Knowing the Signs of Dating Abuse

It is a serious topic: Dating Abuse. We need to know the signs that someone we care about, a friend or family member, may be in trouble. Four Corners Health Department urges parents and other adults to have frank conversations with their friends and children about healthy relationships. Be sure to include how to spot abusive behavior.

Dating violence is physical, sexual, emotional, or verbal abuse from a romantic or sexual partner. It happens to people of all races and ethnicities, incomes, and education levels. It also happens across all age groups and in heterosexual and same-sex relationships. Some people call dating violence domestic abuse, especially when you live with your partner.

Some signs of dating abuse can include:

  • Acting very jealous, including constantly accusing you of cheating
  • Being overly controlling, such as telling you what to wear and not letting you see friends and family. Or demanding to check your phone, email, and social media
  • Stalking, harassing, or monitoring
  • Putting you down, including your appearance (clothes, makeup, hair, weight), intelligence, and activities
  • Trying to isolate you from other people, including by insulting them
  • Blaming you for the abusive behavior and listing the ways you “made him or her do it”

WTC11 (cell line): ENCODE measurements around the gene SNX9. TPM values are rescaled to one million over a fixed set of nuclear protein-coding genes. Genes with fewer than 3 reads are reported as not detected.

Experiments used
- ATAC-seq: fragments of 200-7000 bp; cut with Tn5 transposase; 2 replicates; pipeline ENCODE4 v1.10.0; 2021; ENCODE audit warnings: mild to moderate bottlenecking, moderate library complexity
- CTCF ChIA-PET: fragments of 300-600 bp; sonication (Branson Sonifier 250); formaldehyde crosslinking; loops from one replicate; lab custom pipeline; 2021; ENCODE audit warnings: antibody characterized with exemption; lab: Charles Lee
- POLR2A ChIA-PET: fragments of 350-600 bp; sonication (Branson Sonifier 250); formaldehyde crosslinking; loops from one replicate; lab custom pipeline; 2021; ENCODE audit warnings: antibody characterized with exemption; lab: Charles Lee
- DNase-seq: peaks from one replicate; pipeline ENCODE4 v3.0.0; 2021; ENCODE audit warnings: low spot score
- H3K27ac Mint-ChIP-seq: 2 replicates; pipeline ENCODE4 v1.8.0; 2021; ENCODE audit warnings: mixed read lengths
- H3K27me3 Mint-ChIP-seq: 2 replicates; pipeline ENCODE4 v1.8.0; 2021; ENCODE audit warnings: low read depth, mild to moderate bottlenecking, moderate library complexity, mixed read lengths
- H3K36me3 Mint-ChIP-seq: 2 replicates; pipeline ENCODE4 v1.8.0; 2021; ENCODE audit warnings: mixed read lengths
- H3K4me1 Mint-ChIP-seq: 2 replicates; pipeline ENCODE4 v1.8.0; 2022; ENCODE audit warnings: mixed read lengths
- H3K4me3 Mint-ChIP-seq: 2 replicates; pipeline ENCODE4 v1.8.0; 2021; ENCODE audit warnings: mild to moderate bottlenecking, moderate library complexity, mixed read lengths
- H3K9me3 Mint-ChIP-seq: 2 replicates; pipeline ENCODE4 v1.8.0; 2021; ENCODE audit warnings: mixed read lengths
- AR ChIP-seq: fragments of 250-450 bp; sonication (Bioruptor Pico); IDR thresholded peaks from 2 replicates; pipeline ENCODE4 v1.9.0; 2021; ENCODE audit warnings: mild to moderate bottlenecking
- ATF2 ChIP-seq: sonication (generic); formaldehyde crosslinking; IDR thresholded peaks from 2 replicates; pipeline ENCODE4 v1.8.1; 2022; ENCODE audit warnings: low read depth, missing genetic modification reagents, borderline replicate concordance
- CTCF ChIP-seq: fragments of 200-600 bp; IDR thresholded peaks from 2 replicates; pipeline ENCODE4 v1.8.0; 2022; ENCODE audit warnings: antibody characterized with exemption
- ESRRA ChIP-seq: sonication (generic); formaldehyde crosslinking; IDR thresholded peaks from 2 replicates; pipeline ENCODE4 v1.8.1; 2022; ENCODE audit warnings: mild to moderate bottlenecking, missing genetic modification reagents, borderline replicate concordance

• Forcing you to have sex when you don’t want to
  • Refusing to take responsibility for their own actions
  • Apologizing for abuse and promising to change again and again
  • Not letting you end the relationship or making you feel guilty for leaving
  • Any physical violence, such as hitting, pushing, or slapping you

None of the behavior described above is OK. Even if your partner does only a few of these things, it’s still abuse. It is never OK for someone to hit you or be cruel to you in any way.

In a healthy relationship, partners should:

  • Respect each other’s individuality
  • Have an equal say in the relationship
  • Respect each other’s boundaries
  • Feel safe being open and honest
  • Have emotional and physical safety in a relationship

Need more help? Try these resources:

  • The Nebraska Family Helpline 1-888-866-8660
  • National Teen Dating Abuse Helpline 1-866-331-9474
  • National Domestic Violence Hotline 1-800-799-7233

Local resources include:

  • Hope Crisis Center at 1-877-388-HOPE (4673), which serves Fillmore, Gage, Jefferson, Saline, Seward, Thayer, and York counties
  • Center for Survivors at 800-658-4482, which serves Boone, Nance, Platte, Colfax, Polk and Butler counties.

If you have questions about dating abuse or other topics, call Four Corners Health Department by phone at 877-337-3573, by email or go to